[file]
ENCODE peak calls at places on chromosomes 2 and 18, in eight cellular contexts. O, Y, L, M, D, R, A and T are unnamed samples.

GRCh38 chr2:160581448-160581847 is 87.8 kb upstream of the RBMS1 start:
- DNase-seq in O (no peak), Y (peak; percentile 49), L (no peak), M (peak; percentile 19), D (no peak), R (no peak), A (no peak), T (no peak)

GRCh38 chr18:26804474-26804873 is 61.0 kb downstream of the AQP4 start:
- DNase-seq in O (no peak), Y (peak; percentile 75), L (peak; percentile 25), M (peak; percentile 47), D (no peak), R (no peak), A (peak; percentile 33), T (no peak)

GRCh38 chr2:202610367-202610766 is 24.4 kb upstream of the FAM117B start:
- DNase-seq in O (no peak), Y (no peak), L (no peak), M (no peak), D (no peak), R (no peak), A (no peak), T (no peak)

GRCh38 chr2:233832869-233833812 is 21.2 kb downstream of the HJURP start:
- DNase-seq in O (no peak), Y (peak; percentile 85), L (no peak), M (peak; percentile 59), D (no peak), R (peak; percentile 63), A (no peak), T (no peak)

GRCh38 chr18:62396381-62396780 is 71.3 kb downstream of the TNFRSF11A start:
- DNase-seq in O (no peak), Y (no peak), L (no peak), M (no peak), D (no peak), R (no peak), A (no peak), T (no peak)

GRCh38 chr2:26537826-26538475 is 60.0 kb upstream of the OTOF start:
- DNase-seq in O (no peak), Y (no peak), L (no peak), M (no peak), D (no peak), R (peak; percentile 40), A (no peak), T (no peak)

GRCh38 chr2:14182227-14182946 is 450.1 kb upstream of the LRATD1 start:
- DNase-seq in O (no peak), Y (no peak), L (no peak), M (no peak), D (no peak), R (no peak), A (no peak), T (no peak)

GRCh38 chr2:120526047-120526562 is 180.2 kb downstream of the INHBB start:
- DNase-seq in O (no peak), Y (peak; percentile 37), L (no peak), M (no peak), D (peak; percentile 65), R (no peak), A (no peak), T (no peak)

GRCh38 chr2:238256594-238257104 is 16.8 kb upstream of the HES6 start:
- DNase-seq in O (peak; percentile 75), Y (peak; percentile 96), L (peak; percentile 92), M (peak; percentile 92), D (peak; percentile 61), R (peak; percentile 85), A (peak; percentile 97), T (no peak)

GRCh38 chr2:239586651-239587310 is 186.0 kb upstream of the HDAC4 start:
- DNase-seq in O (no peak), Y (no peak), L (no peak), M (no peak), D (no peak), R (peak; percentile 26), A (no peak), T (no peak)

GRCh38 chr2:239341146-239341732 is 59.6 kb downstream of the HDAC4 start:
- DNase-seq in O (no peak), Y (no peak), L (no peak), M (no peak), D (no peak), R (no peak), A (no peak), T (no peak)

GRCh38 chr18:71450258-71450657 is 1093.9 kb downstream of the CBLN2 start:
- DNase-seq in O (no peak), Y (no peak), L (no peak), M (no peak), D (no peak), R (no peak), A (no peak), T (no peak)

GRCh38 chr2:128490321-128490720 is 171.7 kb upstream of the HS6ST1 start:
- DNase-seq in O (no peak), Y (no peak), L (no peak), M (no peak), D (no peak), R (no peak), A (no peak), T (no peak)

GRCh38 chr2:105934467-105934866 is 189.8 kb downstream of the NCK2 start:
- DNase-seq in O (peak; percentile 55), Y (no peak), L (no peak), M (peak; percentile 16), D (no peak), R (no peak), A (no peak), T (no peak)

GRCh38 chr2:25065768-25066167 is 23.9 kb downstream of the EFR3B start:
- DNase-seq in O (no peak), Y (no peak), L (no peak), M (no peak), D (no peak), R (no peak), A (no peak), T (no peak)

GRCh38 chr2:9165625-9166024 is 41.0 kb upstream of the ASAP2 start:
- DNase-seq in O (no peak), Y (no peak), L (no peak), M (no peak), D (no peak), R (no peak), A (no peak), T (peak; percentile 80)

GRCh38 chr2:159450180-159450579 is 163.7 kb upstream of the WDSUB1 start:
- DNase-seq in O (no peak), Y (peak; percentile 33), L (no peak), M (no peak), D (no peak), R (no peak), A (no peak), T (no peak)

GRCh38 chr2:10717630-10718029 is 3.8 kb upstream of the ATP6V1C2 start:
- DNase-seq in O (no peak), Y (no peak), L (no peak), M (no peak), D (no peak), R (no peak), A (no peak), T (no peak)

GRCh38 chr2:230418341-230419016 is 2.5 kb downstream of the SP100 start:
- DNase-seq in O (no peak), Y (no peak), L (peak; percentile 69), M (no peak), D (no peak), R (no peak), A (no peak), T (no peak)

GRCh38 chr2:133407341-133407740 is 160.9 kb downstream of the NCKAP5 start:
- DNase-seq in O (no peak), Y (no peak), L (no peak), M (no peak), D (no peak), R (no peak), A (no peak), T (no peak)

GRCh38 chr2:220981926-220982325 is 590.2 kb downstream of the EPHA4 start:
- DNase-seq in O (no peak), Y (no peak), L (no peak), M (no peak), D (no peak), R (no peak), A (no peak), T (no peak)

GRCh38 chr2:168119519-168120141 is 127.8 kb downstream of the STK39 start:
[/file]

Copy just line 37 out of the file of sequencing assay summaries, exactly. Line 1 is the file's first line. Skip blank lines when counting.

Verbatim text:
- DNase-seq in O (no peak), Y (no peak), L (no peak), M (no peak), D (no peak), R (no peak), A (no peak), T (no peak)